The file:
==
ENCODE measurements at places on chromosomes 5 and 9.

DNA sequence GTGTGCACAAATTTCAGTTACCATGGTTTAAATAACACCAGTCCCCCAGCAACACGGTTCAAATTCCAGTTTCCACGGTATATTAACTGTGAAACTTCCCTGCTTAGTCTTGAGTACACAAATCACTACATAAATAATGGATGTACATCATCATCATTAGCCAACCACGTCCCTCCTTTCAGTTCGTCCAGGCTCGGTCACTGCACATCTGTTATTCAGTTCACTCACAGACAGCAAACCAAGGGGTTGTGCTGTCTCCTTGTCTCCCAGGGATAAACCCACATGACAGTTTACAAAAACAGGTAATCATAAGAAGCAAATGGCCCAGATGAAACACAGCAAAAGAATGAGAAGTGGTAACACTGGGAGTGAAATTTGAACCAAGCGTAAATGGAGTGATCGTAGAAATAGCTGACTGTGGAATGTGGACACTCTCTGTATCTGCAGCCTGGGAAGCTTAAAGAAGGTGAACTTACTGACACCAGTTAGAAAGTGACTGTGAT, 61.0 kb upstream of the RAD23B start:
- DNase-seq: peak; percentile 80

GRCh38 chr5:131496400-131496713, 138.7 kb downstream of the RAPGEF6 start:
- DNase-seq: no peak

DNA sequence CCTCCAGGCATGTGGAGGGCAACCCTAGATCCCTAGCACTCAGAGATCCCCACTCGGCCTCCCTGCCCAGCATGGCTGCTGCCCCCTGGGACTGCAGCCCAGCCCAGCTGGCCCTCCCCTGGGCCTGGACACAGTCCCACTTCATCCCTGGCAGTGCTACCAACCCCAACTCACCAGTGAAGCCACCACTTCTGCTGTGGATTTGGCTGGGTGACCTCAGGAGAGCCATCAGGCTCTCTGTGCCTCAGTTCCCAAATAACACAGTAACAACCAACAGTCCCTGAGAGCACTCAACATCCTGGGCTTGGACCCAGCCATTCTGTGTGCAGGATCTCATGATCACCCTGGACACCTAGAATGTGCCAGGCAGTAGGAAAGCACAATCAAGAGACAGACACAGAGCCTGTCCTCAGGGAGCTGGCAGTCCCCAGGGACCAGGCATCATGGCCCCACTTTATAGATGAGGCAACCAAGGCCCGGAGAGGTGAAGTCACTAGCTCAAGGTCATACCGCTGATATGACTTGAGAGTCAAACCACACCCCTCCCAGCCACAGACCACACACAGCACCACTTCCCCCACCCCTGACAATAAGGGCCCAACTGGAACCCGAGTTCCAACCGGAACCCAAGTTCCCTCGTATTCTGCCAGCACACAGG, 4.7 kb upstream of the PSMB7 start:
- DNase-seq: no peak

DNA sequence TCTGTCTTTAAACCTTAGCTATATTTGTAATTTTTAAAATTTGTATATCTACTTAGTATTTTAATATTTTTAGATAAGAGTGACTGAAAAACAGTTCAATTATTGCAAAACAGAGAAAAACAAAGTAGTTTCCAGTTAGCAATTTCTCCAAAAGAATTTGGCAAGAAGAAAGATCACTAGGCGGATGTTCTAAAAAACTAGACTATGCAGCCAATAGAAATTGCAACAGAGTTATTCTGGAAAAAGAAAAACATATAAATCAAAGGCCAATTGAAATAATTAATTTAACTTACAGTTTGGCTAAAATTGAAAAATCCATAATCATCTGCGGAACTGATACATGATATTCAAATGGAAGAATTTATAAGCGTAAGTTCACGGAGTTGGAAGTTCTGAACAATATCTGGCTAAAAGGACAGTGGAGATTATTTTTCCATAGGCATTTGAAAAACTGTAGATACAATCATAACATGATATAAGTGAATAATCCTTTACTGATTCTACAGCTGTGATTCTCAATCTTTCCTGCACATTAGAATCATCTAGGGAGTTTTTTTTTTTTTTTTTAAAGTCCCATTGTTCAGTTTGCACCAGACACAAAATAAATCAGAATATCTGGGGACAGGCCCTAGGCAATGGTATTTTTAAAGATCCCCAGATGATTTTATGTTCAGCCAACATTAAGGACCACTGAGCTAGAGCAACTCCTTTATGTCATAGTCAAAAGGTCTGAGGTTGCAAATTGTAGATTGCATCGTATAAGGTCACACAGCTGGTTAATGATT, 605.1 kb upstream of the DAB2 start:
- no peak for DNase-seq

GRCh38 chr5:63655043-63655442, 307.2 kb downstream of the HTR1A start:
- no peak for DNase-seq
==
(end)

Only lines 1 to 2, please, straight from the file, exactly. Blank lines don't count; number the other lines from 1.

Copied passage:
ENCODE measurements at places on chromosomes 5 and 9.

DNA sequence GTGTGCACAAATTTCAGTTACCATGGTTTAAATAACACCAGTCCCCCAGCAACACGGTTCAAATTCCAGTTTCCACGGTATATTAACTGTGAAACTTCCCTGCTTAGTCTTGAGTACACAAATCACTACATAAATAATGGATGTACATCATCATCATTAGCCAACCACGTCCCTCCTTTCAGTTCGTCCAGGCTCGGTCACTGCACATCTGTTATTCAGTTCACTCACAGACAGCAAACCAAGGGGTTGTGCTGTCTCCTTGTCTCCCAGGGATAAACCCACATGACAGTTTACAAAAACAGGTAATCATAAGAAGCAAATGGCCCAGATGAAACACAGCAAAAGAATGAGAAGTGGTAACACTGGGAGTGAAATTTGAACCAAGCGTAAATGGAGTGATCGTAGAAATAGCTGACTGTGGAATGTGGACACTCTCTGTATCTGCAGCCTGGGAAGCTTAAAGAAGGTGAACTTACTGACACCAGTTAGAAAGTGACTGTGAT, 61.0 kb upstream of the RAD23B start: